As outlined in the previous post, anandamide (AEA) makes us happy, but for four-fifths of people, FAAH steps up and says, “But just hold on there… Not too happy.” What other substances and processes can influence our moods and cravings?
The types of food that people eat, and how much of it, depends mainly on two types of appetite. Homeostatic is the healthy kind, triggered by a decrease of available energy, where the body is legit saying, “Hey, send some calories, or else.” A 2013 paper on fatty acid modulation and the endocannabinoid system by authors from three institutions in Melbourne, Australia, adds that, conversely, “hedonic food intake is triggered by appetite in response to endogenous and exogenous stimuli and often occurs in satiated or postprandial states.” In other words, even when they have just finished a meal and are stuffed, a disordered person will keep shoveling it in.
As it turns out, the endocannabinoid system “is implicated in both homeostatic and hedonic food intakes, with activation of the system resulting in an increase in hunger.” AEA and another molecule, 2-AG, bind to the two main cannabinoid receptors (CB1 and CB2)…
[…] leading to activation of pathways to initiate food intake in the limbic system, hypothalamus and hindbrain.
What brings on the inappropriate and harmful hunger? Quite often, it is stress, which as we have seen, some people are genetically wired to cope with, although most are not. Dr. Pretlow has written,
Understanding and targeting the behavioral and psychological precursors to compulsive eating behaviors is essential as a means of facilitating control over food intake to mitigate obesity. Stress is a precursor that is common both to compulsive eating behavior and alcohol/drug use.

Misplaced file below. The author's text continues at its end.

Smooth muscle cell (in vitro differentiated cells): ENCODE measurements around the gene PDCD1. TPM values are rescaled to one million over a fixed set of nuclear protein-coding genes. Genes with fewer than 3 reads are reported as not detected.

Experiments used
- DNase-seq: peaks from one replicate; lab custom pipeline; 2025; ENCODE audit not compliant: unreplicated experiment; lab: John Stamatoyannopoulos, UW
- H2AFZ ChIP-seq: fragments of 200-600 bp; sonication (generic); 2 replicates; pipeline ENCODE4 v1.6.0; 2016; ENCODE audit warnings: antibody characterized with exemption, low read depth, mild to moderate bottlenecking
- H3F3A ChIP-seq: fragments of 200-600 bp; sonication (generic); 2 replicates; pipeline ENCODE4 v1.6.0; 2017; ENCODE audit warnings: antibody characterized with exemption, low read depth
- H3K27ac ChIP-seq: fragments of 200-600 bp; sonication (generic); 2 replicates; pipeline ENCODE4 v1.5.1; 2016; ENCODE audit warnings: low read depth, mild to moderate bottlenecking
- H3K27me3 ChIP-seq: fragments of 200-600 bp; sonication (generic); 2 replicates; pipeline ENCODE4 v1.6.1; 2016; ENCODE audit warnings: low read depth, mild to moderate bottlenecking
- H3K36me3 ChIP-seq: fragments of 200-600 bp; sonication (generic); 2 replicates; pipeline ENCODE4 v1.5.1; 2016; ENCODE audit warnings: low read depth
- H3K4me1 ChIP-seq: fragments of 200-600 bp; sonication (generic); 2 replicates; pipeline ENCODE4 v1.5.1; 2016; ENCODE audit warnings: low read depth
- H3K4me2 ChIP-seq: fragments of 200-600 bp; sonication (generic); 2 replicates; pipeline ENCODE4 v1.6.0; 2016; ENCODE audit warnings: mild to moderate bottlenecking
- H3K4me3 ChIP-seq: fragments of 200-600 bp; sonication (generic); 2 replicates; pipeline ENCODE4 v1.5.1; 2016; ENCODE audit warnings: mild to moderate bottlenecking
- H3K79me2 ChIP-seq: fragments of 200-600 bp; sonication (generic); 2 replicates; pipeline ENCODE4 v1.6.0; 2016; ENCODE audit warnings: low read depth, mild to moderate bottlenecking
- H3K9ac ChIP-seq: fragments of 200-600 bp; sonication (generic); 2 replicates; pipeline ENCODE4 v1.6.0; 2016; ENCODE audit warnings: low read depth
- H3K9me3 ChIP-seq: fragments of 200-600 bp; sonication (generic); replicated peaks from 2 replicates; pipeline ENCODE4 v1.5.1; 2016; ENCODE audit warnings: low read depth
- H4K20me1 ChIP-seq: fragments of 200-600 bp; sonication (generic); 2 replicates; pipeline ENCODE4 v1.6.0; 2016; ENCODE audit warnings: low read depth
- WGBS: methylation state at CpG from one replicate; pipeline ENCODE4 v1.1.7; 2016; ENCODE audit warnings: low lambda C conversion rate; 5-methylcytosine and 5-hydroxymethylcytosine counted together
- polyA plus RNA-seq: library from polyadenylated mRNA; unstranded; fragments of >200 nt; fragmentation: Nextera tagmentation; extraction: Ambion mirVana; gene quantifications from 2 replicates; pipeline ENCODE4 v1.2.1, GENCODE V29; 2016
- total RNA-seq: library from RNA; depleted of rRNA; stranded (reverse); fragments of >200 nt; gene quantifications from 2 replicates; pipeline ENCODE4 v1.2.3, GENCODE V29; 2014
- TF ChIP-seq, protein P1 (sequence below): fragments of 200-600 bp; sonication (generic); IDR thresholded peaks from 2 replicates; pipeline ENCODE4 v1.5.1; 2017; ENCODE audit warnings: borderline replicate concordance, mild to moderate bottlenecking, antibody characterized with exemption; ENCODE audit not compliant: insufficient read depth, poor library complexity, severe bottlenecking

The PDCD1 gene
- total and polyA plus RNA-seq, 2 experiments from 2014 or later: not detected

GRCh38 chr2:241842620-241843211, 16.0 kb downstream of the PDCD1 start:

In 2015, Dr. Richard A. Friedman made waves with an article called “The Feel-Good Gene,” in which he discussed “intriguing new therapeutic targets for drug abuse in general.” He referred to tinkering with the cannabinoid circuit, which “directly influences the dopamine reward pathway, which is the shared target of commonly abused drugs, like cocaine, opiates and alcohol.”
And food. As the Australian research on fatty acid modulation and the endocannabinoid system had found,
Endocannabinoids are products of dietary fatty acids (FA) and… modulation of cannabinoid receptor function can occur via modification of dietary FA intake.
Obesity is associated with chronic low-grade inflammation and metabolic disturbances, including insulin resistance and type 2 diabetes. One of the major drivers of the obesity epidemic is the consumption of an energy-dense high-fat diet…
Interest in the endocannabinoid system as a target for obesity therapy has re-emerged since rodent studies demonstrated that obesity-associated changes in the gut microbiota activated the intestinal endocannabinoid system…
Now, back to Dr. Pretlow, who writes that displacement behavior is an innate, biobehavioral mechanism in the brains of all animals, which…
[…] functions as a response to situations that the animal cannot readily face, yet cannot avoid — situations involving uncertainty, confusion, conflict, or a feeling of being trapped, threatened, or frustrated.
Resembling addiction, displacement behavior is irrepressible behavior that is contextually inappropriate, […] e.g., an animal that sleeps or feeds when threatened by a predator, or an individual who drinks to intoxication or binge eats after encountering a stressor in the workplace.
Displacement behavior bears a striking resemblance to addictive behavior.
Your responses and feedback are welcome!
Source: “Fatty Acid Modulation of the Endocannabinoid System and the Effect on Food Intake and Metabolism,” Hindawi.com 05/26/13
Source: “The Feel-Good Gene,” Archive.ph, 03/06/15
Source: “Plasma endocannabinoid levels in lean, overweight, and obese humans: relationships to intestinal permeability markers, inflammation, and incretin secretion,” Physiology.org, 02/13/18
Image by Donald Lee Pardue/CC BY 2.0